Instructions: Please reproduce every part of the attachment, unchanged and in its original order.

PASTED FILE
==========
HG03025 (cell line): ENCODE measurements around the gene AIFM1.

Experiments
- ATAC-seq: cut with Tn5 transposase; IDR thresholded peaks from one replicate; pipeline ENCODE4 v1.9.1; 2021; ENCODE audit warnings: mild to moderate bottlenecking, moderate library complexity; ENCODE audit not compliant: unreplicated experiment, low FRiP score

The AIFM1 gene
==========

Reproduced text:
HG03025 (cell line): ENCODE measurements around the gene AIFM1.

Experiments
- ATAC-seq: cut with Tn5 transposase; IDR thresholded peaks from one replicate; pipeline ENCODE4 v1.9.1; 2021; ENCODE audit warnings: mild to moderate bottlenecking, moderate library complexity; ENCODE audit not compliant: unreplicated experiment, low FRiP score

The AIFM1 gene